Ludwig van BEETHOVEN (1770-1827)
String Quartet in D major, Op. 18, No. 3 (1798 -1800) [27:42] Jean CRAS (1879-1932)
String Quartet 'À ma Bretagne’ (1909) [39:59]
rec. 2018, Salle Orphée de la Seine Musicale, Boulogne-Billancourt, France KLARTHE RECORDSKLA071 [67:39]
Founded in 2016, this is the Quatuor Midi-Minuit’s debut recording. Beethoven and Cras, on the surface, may seem unlikely bedfellows, yet there is a logic in the ensemble’s choice as will be revealed. It’s the Jean Cras Quartet which provides the greatest interest for me; rarely performed or recorded it is deserving of greater recognition.
Jean Cras, a contemporary of Debussy and Ravel, shared a career at sea with such composers as Albert Roussel and Antoine Mariotte. He rose through the ranks, becoming rear admiral and commander-in-chief of the French Navy in Brest in 1920. Exotic locations and multifarious cultures were an integral part of his travels, and these he miraculously crafted into his music. Although Henri Duparc and César Franck provided models, much of his music has a Ravelian flavour in its refined harmonies and myriad hues. Having been born in Brest, and never forgetting his origins, he constantly drew on Breton folklore, skilfully drafting its songs and dances into his scores. Aside from the String quartet, his chamber music includes three early sonatas for violin, viola and cello with piano, two string trios, a piano trio, a piano quintet and the harp quintet. He himself said, “I have always preferred chamber music and always will”.
At the age of thirty Cras penned his sole String Quartet. A link with Beethoven is established in the four movement Classical-Romantic mould. Duparc had given the composer a volume of the Beethoven string quartets, and these he studied on his many voyages. Much of the work, titled À ma Bretagne' is introspective and sombre. Even the more sprightly third movement, a sort of scherzo, seems to have unsettling undercurrents. We have to wait until the finale for the mood to lighten and take on a more upbeat feel. The work’s rich chromatic harmonies are immensely appealing.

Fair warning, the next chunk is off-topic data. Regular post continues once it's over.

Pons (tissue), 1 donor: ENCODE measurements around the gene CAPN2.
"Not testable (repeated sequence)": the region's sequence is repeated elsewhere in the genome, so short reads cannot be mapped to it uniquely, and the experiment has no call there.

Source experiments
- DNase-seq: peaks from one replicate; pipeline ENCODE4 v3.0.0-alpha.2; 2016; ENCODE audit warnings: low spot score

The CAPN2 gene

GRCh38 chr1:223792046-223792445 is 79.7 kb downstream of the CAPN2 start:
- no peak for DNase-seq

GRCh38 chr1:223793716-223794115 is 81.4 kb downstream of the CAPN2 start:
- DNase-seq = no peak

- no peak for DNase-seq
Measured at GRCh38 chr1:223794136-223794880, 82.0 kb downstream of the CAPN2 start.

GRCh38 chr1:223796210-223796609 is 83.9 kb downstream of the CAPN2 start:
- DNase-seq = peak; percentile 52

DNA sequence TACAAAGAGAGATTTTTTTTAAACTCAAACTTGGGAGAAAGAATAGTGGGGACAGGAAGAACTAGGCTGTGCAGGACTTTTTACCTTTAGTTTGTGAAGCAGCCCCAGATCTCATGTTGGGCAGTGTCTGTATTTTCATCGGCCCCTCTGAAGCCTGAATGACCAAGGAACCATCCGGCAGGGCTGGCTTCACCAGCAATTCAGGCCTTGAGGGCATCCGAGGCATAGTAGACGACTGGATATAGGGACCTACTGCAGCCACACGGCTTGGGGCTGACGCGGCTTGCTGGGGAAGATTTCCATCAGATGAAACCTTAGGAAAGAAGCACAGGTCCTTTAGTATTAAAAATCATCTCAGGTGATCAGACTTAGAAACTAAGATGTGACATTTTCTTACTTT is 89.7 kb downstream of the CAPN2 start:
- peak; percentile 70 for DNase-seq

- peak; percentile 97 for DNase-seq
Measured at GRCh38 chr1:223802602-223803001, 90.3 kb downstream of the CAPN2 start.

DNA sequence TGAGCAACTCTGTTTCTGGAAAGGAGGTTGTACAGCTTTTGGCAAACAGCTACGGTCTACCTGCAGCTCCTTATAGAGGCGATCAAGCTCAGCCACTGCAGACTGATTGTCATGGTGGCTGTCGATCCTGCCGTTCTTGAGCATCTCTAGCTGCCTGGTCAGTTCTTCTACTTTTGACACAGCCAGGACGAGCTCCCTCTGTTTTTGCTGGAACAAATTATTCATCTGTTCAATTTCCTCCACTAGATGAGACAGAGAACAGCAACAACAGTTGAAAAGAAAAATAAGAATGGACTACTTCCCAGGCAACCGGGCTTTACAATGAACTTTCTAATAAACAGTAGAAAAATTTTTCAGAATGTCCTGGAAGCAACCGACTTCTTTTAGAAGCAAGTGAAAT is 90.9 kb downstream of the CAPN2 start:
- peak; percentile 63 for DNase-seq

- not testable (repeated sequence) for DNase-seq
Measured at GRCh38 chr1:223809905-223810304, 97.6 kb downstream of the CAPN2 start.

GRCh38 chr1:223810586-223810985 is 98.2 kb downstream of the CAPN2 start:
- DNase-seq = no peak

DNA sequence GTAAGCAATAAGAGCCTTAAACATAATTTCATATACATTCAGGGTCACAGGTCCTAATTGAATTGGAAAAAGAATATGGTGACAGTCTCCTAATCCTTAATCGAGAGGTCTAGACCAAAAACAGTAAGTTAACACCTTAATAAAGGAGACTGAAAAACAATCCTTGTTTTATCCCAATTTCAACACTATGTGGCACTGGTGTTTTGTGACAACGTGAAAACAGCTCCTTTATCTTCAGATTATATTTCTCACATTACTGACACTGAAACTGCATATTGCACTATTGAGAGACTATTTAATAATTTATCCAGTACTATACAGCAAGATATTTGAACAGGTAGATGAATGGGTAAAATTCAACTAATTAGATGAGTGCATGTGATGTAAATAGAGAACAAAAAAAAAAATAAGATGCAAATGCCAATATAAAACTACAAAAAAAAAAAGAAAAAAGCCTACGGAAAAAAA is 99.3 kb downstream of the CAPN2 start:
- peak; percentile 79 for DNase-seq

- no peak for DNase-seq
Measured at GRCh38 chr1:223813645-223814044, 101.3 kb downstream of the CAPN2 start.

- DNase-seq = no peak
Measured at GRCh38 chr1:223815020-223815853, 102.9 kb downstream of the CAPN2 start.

Beethoven’s String Quartet in D major, Op. 18, No. 3 sits well with the Cras in that it provides a satisfying contrast. The mood is genial, bright, easy-going and, at times, humorous, with just the slow movement adding a hint of poignancy. The six Op. 18 String Quartets were a commission from Prince Lobkowitz, who paid the composer 200 florins for the set in October 1799. They were published in 1801. No. 3 was actually the first of the six to be composed. The opening movement is gentle and relaxed. In the Andante peace and serenity surrender to profundity. An Allegro follows, something a cross between a minuet and a scherzo and then comes a finale full of light-hearted humour. The Quatuor Midi-Minuit fully capture the warmth and affability of the work, in a performance which is technically flawless and musically satisfying.
Beautifully recorded in a warm, intimate acoustic, this debut is an unqualified success. The Quatuor Midi-Minuit’s committed performances and infectious enthusiasm have certainly won me over. I hope we’ll be hearing more from them very soon.
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